It is a statement I read about the ratio of water consumption in residential area versus hotels that got me thinking of: how to quantify the impact of tourism on local environments? In this article, I try to provide a simplistic answer to this question from the point of view of a curious citizen and not from the perspective of an environmental expert.

Water consumption, water consumption … 5 times !!!

Speaking at German trade show ITB in Berlin Dr. Stroma Cole, director of Equality in Tourism highlighted that it is the sustainable management of water that will be the major vector of driving tourism in the coming years. She also mentioned that Bali will be facing a critical point at 2020 concerning the water supply and demand. This conclusion is based on the findings of several monitoring organisations, for example the Bali Hotel Association (BHA) and Howarth HTL where they report that  the assumed per capita daily use of fresh water is of 183 liters, whereas for a 2 stars hotel the consumption is of 1000 liters. Knowing that lots of hotels are 2+ stars in Bali, the water consumption ratio is likely to be more than 1 to 5. For statistics concerning the number of hotels and their ratings please refer to this document.

Now hold on a second, I have been to Bali a couple of times, and I don’t remember that I drank this much of additional water in comparison with my usual daily dose! That is correct, but it does not take into account the magnificent pools, giant flower pots and other fountains and gardens that nicely decorate most of the hotels ! My gut feeling would be then to agree with the statement that the popularity of Bali as vacation destination has a significant impact on the water reserves.

So starting from this point, I started to look for the available open and free data to see if this makes any sense at all. Keeping an open mind to avoid falling in the trap of finding what I am looking for !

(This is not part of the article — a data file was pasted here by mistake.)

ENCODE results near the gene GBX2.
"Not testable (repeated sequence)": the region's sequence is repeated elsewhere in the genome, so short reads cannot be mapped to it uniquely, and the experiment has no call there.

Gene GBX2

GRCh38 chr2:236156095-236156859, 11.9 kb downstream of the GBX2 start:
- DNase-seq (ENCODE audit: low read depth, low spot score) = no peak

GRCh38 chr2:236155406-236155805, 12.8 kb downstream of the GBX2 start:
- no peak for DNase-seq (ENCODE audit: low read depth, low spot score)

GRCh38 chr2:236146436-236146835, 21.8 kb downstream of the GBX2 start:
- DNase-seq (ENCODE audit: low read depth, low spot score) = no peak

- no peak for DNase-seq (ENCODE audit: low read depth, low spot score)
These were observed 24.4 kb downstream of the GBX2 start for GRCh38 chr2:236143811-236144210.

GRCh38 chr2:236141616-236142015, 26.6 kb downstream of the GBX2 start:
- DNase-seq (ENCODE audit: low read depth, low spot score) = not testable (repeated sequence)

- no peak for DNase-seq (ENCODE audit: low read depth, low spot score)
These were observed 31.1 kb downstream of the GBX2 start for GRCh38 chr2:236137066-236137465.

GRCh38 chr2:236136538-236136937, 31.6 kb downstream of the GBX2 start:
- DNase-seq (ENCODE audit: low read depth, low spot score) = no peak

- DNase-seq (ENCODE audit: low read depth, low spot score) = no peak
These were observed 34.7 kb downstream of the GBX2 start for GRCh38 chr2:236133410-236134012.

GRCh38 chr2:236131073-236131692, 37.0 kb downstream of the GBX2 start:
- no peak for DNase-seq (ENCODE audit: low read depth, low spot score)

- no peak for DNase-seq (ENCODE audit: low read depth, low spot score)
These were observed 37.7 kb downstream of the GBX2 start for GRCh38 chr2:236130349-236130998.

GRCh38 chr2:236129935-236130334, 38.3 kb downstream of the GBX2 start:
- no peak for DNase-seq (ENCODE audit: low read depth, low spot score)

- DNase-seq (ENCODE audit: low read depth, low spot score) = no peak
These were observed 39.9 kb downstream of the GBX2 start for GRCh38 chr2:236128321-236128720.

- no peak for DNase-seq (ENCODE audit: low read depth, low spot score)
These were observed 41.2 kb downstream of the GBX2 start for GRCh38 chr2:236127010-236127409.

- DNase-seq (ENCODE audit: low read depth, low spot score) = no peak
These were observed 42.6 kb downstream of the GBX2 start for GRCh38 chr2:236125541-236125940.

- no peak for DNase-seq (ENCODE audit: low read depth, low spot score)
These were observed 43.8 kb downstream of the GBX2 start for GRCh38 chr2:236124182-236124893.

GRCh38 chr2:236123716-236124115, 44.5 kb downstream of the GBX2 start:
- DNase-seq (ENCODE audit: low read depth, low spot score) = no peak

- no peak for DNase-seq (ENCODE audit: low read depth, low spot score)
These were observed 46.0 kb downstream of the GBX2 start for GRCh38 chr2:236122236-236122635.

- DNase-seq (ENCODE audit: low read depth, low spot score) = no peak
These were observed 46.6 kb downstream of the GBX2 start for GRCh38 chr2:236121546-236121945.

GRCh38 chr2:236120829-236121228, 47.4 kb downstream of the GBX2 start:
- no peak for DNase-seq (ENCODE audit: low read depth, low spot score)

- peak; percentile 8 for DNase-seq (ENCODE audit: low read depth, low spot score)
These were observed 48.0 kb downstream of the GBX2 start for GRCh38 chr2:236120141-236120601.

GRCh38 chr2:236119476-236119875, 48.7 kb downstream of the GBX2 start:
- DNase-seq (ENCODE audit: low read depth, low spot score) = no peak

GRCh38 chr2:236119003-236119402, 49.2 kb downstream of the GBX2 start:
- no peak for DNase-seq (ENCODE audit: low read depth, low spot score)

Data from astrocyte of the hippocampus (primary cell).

Trying to locate the pressure

The first dataset I looked for was statistics on the number of travellers flying to Bali to see how these fluctuated over the past decade. I found an open dataset (here) coming from the Indonesian government that showed a continuous increase in the number of tourists climbing from 2 millions to approximately 11 million visiting tourists in 2014. Moreover the data showed the number of tourists who checked-in the different  attraction over the beautiful island.

The most visited region of Bali in 2014 was the south west region of Tabanan that accounts for about 40% of all tourists.

Most visited regions in Bali
From the study of the historical data, we can say that this region of Tabanan has been constantly the main engine of tourism in Bali. This region has been growing at a CAGR of 24% over the past 12 years. To the contrary the region of Jembrana at the west has been losing momentum over the same period with a decrease in the overall number of tourists.

The following map shows the relative weight of each region in the constant growth of tourists.

As you can see, the region that have seen a significant increase in the number of tourists is the region situated at the south and center of the island. The sandy beaches of Kuta, the temple of Tanah Lot are major attractions in Bali. One may think that given the small size of the island, tourists have the choice of staying in the north or the center for example and visit these areas on day tours. This would mean that the increase of residential areas in these regions can be reasonable to avoid putting major stress on the infrastructures through the creation of hotels for example. Trying to identify patterns of growth of residential areas is something that earth observation data by satellites does great thanks to the global coverage and the diversity of sensors.